- We continue to micro-analyze anything on TV or in the theater that has a shred of health care related activities. “Oh yeah, THAT would happen” has echoed through our minds one too many times.
- To this very day, I think we all have been cursed with measurements. We subconsciously measure how much we have urinated, how many CC’s of fluid we have drank and of course how many carbs were in our meals.
- While on vacation – no matter the geographic location. We somehow ‘notate’ and remember where the closest emergency room and hospital are located.
- I’m not sure if it’s just a nursing thing, I think paramedics share this curse. We still to this day have a spare set of scrubs stored in our vehicles, along with old ‘not in use’ equipment like stethoscopes, pen lights and scissors.
- We still shake our heads at those wonderful ‘blood pressure screening stations’ located throughout the supermarkets and discount stores. I think we are more troubled by the fact that the public believe these measurements to be accurate.
- We still (often) forget that it’s not common practice to talk about blood, bodily functions, and bodily fluids as a discussion topic during a meal. Again, sorry.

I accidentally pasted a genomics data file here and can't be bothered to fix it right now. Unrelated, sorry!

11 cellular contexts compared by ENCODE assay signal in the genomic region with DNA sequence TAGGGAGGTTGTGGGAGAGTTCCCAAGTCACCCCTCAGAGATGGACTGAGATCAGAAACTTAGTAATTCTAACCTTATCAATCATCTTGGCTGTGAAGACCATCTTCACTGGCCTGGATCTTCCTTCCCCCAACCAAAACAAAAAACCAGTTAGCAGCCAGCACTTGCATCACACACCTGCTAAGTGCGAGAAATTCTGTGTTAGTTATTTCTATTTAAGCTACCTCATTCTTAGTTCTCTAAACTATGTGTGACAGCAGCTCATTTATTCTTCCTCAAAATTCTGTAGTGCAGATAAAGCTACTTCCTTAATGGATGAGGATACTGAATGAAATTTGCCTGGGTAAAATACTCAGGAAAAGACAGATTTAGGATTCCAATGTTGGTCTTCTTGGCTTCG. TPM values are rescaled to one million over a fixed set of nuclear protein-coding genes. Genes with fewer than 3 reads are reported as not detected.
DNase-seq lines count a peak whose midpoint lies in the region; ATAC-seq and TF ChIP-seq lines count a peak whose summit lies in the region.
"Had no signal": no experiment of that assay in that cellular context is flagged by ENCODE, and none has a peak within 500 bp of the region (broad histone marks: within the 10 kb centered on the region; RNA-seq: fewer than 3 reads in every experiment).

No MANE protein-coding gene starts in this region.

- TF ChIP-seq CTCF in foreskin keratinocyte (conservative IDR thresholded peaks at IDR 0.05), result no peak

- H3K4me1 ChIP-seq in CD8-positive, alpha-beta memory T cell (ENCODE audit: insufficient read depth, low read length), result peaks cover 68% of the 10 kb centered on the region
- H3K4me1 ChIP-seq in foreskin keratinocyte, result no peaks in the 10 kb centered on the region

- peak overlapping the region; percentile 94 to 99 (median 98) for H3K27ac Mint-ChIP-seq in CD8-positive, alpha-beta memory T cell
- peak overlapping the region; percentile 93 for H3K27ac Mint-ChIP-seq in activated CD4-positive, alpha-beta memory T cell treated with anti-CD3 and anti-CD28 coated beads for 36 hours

- Yes, we find humor in the most disgusting and disturbing things sometimes (OK, all the time). I’d like to think it’s our defense mechanism for making sure we don’t drive ourselves crazy and burn out.
This just scrapes the surface of what goes on behind the doors of our minds. I continue to convince myself that I’m not brain washed, but that I have been trained and educated to always ‘be prepared’, but sometimes you have to wonder.
(That was a joke folks)
This post over at Scrubs pokes fun at what we nurses consider normal conversation.
Nurse jargon feels like alphabet soup
I rather like the ‘You know you’re a nurse’ blog posts. It definitely pokes humor at the unique nature of our profession. While Acronyms sure aren’t exclusive to the nursing profession, we sure do see our fair share of them! Heck, I’d dare say we see too much of them!